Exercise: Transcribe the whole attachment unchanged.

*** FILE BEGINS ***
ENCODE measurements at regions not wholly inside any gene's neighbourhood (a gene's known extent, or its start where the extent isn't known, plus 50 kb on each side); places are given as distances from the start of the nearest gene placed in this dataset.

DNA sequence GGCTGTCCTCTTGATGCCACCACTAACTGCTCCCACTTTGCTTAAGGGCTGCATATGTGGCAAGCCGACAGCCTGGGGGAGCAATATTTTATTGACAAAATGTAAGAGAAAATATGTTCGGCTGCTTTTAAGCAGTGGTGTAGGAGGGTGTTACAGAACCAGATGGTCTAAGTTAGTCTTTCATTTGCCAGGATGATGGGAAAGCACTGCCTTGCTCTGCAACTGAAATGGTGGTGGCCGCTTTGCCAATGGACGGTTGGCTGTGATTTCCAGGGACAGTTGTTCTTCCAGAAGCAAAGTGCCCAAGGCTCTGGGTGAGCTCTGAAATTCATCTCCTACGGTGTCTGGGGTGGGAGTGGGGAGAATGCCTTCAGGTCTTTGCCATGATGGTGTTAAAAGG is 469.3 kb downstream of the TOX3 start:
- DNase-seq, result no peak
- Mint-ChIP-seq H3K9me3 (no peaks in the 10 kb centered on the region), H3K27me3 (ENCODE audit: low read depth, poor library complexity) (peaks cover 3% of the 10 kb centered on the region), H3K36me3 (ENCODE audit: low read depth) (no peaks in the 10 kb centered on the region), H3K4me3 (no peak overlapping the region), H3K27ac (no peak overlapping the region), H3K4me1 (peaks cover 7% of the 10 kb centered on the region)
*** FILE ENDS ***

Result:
ENCODE measurements at regions not wholly inside any gene's neighbourhood (a gene's known extent, or its start where the extent isn't known, plus 50 kb on each side); places are given as distances from the start of the nearest gene placed in this dataset.

DNA sequence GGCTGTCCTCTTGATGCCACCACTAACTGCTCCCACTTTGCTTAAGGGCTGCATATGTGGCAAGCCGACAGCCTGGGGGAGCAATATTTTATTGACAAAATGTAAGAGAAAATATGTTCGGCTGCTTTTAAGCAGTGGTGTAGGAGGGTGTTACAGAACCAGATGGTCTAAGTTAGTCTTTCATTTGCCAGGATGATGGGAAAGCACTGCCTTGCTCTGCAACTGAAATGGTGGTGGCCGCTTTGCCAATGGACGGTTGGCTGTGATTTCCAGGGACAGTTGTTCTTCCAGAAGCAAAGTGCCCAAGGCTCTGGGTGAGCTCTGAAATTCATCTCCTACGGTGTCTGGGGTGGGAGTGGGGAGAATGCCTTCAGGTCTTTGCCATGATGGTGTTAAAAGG is 469.3 kb downstream of the TOX3 start:
- DNase-seq, result no peak
- Mint-ChIP-seq H3K9me3 (no peaks in the 10 kb centered on the region), H3K27me3 (ENCODE audit: low read depth, poor library complexity) (peaks cover 3% of the 10 kb centered on the region), H3K36me3 (ENCODE audit: low read depth) (no peaks in the 10 kb centered on the region), H3K4me3 (no peak overlapping the region), H3K27ac (no peak overlapping the region), H3K4me1 (peaks cover 7% of the 10 kb centered on the region)